On 8 September, the Court of Justice of the EU ruled that by preventing, in cases of serious fraud in relation to VAT, the imposition of effective and dissuasive penalties because …
On 8 September, the Court of Justice of the EU ruled that by preventing, in cases of serious fraud in relation to VAT, the imposition of effective and dissuasive penalties because the overall statute of limitations period is too short, Italian law is liable to affect the financial interests of the EU.
Criminal proceedings were brought in Italy against Mr Ivo Taricco and other individuals charged with having formed and organised, between 2005 and 2009, a criminal conspiracy in which they put in place fraudulent ‘VAT carousel’ legal arrangements. Through the use of shell companies and false documents, they are alleged to have acquired bottles of champagne VAT free. This allowed the company ‘Planet’ to procure those bottles at costs below the market price, thereby distorting the market.
Some of the charges against Mr Taricco and other individuals are time-barred, whereas the other charges will be time-barred by 8 February 2018 at the latest, before a final judgment can be delivered, due to the complexity of the investigation and the duration of the procedure.
The case has come before the Tribunale di Cuneo (District Court, Cuneo, Italy), which wonders whether Italian law, by effectively granting impunity to persons and undertakings which commit criminal offences, has created a new VAT exemption which is not provided for by EU law. It seeks clarification in that regard from the Court of Justice.
By its judgment, the Court points out, first of all, that under Article 325 of the Treaty on the Functioning of the EU (TFEU), the Member States must counter illegal activities affecting the financial interests of the EU through effective deterrent measures and, in particular, take the same measures to counter fraud affecting the financial interests of the EU as they take to counter fraud affecting their own financial interests. The Court also notes that the European Union’s budget is financed, inter alia, by revenue from the application of a uniform rate to the harmonised VAT assessment bases, with the result that there is a direct link between the collection of that revenue and the financial interests of the EU.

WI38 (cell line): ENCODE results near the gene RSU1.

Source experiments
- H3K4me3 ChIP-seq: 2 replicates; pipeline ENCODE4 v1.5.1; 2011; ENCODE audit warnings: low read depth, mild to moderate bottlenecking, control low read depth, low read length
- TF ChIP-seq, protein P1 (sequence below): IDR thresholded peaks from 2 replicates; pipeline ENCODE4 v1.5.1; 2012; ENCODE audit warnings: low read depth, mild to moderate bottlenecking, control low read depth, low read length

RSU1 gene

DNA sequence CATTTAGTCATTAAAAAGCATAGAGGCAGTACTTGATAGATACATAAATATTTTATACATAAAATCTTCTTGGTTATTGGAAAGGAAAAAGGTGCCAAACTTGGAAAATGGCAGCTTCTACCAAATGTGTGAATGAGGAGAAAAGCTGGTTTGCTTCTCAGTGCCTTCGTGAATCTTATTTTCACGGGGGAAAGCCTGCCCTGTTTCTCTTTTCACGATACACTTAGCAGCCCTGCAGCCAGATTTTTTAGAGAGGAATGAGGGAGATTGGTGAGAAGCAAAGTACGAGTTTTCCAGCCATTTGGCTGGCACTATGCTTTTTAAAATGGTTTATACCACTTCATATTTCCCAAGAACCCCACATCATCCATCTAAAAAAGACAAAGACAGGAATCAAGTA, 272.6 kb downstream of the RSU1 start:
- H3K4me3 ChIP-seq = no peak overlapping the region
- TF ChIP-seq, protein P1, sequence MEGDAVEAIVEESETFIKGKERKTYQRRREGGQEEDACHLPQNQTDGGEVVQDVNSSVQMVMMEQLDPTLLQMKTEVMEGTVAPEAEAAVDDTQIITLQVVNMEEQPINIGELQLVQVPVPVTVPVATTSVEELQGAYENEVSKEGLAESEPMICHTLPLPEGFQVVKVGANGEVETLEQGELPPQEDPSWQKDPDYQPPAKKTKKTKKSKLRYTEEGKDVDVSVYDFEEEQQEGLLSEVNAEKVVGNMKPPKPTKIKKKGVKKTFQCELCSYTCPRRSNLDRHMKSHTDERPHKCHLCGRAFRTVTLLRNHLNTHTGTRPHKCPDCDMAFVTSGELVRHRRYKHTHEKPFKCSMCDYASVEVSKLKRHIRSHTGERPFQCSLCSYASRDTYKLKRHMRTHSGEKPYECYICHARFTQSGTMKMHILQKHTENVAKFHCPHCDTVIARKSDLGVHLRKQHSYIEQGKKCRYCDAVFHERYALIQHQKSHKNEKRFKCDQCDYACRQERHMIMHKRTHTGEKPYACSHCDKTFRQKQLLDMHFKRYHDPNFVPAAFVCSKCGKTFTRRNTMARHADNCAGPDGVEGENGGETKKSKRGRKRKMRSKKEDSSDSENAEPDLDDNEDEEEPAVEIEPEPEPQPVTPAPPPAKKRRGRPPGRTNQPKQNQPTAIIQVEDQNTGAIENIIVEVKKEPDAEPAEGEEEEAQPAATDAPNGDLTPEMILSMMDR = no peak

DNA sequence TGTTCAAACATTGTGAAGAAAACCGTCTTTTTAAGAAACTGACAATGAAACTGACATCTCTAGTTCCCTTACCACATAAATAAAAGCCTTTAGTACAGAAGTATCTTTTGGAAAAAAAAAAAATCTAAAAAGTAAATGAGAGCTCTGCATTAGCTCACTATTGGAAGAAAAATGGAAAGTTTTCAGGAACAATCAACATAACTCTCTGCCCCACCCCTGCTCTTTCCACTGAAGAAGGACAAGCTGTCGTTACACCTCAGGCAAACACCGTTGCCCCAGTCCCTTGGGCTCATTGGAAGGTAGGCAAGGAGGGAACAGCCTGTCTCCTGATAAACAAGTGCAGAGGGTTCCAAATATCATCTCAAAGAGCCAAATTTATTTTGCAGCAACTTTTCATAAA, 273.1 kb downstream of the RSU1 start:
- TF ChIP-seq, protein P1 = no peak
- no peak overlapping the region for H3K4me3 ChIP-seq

In view of the foregoing, the Italian court must determine whether the Italian law at issue allows the effective and dissuasive penalisation of cases of serious fraud affecting the financial interests of the EU. Thus, the Italian law would be contrary to Article 325 TFEU if the Italian court were to conclude that, in a considerable number of cases, the commission of serious fraud would escape criminal punishment because the rules on limitation periods generally prevent the imposition of final judicial decisions. Likewise, the Italian law would be contrary to Article 325 TFEU if it provided for longer limitation periods in respect of cases of fraud affecting Italy’s financial interests than in respect of those affecting the financial interests of the EU. That seems to be the case, since Italian law does not lay down any absolute limitation period in respect of the offence of conspiracy to commit crimes in relation to import duties on tobacco products.